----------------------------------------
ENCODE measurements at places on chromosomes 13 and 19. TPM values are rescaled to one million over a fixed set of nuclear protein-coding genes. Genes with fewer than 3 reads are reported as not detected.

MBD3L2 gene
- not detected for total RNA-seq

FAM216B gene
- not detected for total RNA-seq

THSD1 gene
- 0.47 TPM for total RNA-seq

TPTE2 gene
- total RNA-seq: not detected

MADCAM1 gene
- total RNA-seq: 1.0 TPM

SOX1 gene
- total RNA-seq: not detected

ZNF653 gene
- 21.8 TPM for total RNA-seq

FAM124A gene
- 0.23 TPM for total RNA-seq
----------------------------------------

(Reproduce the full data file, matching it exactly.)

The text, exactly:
ENCODE measurements at places on chromosomes 13 and 19. TPM values are rescaled to one million over a fixed set of nuclear protein-coding genes. Genes with fewer than 3 reads are reported as not detected.

MBD3L2 gene
- not detected for total RNA-seq

FAM216B gene
- not detected for total RNA-seq

THSD1 gene
- 0.47 TPM for total RNA-seq

TPTE2 gene
- total RNA-seq: not detected

MADCAM1 gene
- total RNA-seq: 1.0 TPM

SOX1 gene
- total RNA-seq: not detected

ZNF653 gene
- 21.8 TPM for total RNA-seq

FAM124A gene
- 0.23 TPM for total RNA-seq